Maygan Sensenberger, wife of Liberal Senator Rod Zimmer, is no longer accused of endangering an airplane's safety because prosecutors say they don't have enough evidence to pursue that offence.
Last Thursday, Saskatoon police met an Air Canada flight when it landed at the city's airport, having received a call from crew about a disruptive passenger. Police say Ms. Sensenberger and Mr. Zimmer were embroiled in an argument that began shortly after the plane took off and escalated in tone and volume until Ms. Sensenberger allegedly threatened to kill her husband and take down the plane.
The two charges Ms. Sensenberger now faces make no mention of that flight: The airborne setting isn't an essential element of her alleged offences.
In the meantime, the story has made headlines from Britain to Indonesia.
"This situation seems to have stemmed from a domestic dispute," Prosecutor Matthew Miazga said in an interview. "And I think it's put the people in a very bad situation because of the amount of public attention it's attracted."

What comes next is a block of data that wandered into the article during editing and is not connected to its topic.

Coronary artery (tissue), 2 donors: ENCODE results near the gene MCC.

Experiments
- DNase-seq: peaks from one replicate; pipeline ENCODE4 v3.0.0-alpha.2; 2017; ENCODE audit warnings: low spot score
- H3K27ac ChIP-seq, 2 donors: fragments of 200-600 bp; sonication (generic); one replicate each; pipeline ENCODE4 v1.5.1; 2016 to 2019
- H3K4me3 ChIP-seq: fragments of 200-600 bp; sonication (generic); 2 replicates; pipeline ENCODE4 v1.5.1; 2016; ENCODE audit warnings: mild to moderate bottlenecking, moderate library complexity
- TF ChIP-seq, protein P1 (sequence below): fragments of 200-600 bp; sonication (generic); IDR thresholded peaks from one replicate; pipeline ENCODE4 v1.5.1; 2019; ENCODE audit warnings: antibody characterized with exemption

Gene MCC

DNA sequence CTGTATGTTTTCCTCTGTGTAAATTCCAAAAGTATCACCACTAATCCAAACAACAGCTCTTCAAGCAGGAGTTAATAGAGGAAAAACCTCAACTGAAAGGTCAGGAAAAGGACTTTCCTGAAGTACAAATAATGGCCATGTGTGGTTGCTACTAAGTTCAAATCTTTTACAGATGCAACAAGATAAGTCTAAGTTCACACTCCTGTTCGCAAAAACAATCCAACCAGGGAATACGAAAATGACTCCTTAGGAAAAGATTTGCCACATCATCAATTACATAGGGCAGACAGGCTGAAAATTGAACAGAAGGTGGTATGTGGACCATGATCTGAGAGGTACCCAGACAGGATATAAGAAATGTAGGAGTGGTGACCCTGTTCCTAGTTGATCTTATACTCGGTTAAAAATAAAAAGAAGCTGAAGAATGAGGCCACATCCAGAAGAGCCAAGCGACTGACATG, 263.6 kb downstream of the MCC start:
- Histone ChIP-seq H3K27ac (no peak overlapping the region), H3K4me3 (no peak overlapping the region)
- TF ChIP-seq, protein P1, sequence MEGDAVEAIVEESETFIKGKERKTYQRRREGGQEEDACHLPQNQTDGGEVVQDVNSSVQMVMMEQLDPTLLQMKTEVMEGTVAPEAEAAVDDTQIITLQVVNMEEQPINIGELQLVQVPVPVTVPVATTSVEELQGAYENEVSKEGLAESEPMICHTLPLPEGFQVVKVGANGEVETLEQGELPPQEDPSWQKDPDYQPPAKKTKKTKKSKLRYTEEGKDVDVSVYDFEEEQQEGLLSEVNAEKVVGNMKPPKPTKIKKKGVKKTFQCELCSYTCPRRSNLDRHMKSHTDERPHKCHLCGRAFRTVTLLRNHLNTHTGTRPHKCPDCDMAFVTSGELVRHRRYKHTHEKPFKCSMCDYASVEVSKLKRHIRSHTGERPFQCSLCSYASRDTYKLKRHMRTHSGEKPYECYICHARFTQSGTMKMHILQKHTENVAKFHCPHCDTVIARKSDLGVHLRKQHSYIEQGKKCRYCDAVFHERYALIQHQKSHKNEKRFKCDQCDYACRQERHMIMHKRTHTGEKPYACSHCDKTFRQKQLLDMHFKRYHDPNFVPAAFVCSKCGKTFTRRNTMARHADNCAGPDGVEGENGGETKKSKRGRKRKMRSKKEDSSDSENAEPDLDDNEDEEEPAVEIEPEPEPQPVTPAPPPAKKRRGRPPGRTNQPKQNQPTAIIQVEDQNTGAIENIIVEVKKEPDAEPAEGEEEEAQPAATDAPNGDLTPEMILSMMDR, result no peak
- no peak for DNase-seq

The 23-year-old appeared in Saskatoon's domestic-violence court Tuesday. She now is charged with uttering a death threat and causing a disturbance in public "by fighting, screaming, shouting or swearing."
The charge of endangering an aircraft is an indictable offence under the Criminal Code, and can carry a sentence of life imprisonment. Threatening death, on the other hand, can be either a summary or indictable offence. The maximum prison term is five years.
Ms. Sensenberger's lawyer Leslie Sullivan declined to comment.
Police say Ms. Sensenberger became increasingly aggressive during an argument with her husband, culminating in her threatening to kill him and take the plane down.
But Mr. Zimmer's brother and some of those on the plane saw things play out differently: Ms. Sensenberger was just worried for her 69-year-old husband, who complained of tightness in his chest early in the flight.
The two were married last year and were going to spend their first anniversary with Mr. Zimmer's older brother, Wayne Zimmer, who has a farm house in the area.
Ms. Sensenberger spent the weekend in jail, released Monday on the condition she not contact her husband. She spent Monday night in a hotel.
Wayne Zimmer said the charges are "ridiculous."
"It just shows you how things can get blown out of proportion. My god," he said. "[Rod Zimmer] started getting a tightening in his chest and she said, you know, 'I'm concerned about you' and that was it."